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Tuesday, May 24, 2005


Unreleased Rockumentary week ended last night with a viewing of Cocksucker Blues, the Robert Frank documentary following the Rolling Stones on tour in 1972. It was quite the contrast to the MC5 film I'd seen earlier (read review here). Both films are shot with amateur techniques, but at least True Testimonail directs itself in a professional fashion. Cocksucker Blues, by contrast, is a poor attempt at Pennebaker style rock verite that degrades into a mess of muddy audio and piss poor picture quality. This film has no concept, other than to capture the daily lives of Keith, Charlie, Bill, Mic, and the other Mic as they tour in support of Exile on Main St throughout 1972. Sure, it's got the drugs and sex angle covered, but in such a stuporous manner that you begin to wonder why rock and roll culture was ever interesting to begin with. Depiciting rock stars and their hangers-on as they stand around saying insipid things while watching television in hotel rooms does not a classic film make!

It can be, however, thoroughly entertaining at times. It's fun to laugh at what an ass Lou Reed can be, talking in his best Black Panther voice about his organization of "heroin enthusiasts". The same goes for Mic Jagger, who, after snorting huge lines with Keef backstage just before showtime, nonchalantly states: "I don't care, it's only San Diego."

The live concert footage, while nowhere near as nice as Woodstock or Festival Express, bring some much needed purpose to the otherwise aimless film. Even during their most loutish, junkie-laden days, the Stones' ability to play with vitality stands up in the performance segments. Actively seeking out groups that could rock harder than them as their touring mates, the Stones benefitted from encore jams with Stevie Wonder and Ike and Tina Turner. Shots of Stevie and Mic dancing like coordinated rabbits can be powerful images for those of us who have to sit through all the dull heroin fare that sadly takes up 3/4 of the whole film.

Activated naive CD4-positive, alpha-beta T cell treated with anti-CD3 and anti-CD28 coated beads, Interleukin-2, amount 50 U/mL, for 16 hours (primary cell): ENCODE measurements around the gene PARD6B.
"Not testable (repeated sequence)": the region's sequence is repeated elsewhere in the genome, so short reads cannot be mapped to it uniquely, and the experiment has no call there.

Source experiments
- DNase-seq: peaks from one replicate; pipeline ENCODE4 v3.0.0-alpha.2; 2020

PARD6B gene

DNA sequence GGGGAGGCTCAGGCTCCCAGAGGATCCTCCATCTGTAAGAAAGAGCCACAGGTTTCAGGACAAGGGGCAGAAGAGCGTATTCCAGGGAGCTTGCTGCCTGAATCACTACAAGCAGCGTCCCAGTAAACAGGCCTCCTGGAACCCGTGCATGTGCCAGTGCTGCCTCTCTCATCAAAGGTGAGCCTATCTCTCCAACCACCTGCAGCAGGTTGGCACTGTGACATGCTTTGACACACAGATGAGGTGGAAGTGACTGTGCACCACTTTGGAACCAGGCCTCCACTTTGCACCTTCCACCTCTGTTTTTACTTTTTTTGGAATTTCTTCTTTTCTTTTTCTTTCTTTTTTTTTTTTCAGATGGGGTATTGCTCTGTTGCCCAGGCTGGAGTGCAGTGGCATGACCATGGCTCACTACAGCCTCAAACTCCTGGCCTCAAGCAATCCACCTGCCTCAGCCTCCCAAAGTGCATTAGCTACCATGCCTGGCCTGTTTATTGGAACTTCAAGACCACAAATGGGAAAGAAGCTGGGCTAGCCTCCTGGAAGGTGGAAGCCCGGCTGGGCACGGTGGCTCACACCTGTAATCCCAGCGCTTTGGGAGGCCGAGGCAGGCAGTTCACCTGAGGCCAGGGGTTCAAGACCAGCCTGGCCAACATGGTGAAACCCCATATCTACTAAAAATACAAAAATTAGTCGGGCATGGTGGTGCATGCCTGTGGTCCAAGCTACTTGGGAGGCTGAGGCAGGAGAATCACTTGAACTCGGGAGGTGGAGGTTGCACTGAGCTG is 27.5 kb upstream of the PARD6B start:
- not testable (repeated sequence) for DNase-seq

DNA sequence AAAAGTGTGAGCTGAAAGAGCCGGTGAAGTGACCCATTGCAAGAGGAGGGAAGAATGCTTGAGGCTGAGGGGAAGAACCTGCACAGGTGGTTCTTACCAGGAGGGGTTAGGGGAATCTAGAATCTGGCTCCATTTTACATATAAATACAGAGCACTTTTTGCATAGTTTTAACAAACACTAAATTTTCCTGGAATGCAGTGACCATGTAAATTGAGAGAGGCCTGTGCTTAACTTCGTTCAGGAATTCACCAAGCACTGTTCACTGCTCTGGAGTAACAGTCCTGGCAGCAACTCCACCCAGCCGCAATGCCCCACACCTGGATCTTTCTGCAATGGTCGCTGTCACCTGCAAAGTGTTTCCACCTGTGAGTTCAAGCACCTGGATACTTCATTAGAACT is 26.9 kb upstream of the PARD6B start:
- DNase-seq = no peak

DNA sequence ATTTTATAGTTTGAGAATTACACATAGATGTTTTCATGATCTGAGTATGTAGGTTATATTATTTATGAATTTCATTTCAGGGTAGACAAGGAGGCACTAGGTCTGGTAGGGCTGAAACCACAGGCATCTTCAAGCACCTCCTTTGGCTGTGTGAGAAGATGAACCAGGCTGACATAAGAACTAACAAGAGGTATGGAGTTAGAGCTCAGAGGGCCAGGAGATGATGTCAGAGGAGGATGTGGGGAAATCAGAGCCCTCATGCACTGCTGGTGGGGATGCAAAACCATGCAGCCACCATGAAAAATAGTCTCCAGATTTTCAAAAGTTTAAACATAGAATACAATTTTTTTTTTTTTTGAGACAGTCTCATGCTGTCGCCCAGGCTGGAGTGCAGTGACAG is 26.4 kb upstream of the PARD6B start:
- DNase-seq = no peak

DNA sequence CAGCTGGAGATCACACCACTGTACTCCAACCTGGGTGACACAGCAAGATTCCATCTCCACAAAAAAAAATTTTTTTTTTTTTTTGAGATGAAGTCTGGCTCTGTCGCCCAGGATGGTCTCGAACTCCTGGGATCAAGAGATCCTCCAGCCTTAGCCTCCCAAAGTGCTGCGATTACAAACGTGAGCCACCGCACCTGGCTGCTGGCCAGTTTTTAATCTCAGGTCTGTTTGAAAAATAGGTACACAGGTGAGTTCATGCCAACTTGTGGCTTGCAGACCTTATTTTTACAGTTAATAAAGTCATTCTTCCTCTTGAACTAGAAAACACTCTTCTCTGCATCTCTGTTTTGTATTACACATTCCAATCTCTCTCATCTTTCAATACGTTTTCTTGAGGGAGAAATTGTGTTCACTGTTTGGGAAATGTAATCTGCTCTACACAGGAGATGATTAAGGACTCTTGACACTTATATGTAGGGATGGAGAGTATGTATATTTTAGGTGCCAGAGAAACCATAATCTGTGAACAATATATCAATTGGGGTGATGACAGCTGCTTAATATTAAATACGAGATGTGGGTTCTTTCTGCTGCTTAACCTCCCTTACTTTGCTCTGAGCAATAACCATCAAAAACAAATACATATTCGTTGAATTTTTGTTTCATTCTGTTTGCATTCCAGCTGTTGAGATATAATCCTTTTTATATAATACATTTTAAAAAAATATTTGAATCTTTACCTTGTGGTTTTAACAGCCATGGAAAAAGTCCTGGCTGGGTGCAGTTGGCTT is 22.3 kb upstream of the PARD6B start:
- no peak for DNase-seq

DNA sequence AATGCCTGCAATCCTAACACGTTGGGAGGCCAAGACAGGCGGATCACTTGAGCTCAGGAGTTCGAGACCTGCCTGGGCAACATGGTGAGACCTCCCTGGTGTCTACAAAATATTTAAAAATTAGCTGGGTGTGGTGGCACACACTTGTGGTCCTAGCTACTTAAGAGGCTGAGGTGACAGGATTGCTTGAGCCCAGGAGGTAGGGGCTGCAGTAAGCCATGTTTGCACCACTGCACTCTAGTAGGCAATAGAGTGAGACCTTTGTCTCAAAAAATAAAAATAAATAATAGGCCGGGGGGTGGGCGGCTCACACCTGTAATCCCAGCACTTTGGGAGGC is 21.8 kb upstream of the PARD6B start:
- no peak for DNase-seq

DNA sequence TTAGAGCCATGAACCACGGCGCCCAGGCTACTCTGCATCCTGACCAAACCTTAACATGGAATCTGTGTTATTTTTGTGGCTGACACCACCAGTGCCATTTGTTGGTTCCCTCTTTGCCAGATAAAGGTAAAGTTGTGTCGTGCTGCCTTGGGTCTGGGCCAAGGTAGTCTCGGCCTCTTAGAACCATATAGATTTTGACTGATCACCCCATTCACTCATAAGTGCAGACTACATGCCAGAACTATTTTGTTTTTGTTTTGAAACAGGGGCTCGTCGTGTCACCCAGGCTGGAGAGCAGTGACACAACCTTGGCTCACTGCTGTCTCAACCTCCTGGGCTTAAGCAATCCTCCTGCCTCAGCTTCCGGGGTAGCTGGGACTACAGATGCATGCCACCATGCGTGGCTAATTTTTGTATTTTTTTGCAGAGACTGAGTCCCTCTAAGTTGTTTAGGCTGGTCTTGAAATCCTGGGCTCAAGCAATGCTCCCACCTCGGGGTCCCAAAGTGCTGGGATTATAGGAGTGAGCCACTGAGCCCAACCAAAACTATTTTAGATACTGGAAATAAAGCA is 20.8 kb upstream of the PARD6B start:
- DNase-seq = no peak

If you've already seen Sympathy for the Devil or Gimme Shelter, I'd suggest you skip this film and try to find downloads of the concert footage instead, as you'll be thoroughly disappointed with the lack of effort the filmmakers put into this tragic piece of shit. I was far more entertained by Alex at Amphetamine Blues' dream she had about the Rolling Stones, which she told me about over the phone this weekend just after she woke up from it:

"I saw the Stones play live, but it was in the 70s, in their heydey, when they were still young dudes. Mic Jagger was sitting on stage cross-legged on an armchair behind a table, with a bottle of cranberry juice in front of him. But he kept calling the cranberry juice 'canny'. He'd sit there and say, 'I want my canny!'"



I'll have the playlist up from last week's "Border Bending" special up later tonight or perhaps tomorrow. Please check out an updated review of the LCD Soundsystem / MIA show, as some photos have been added.


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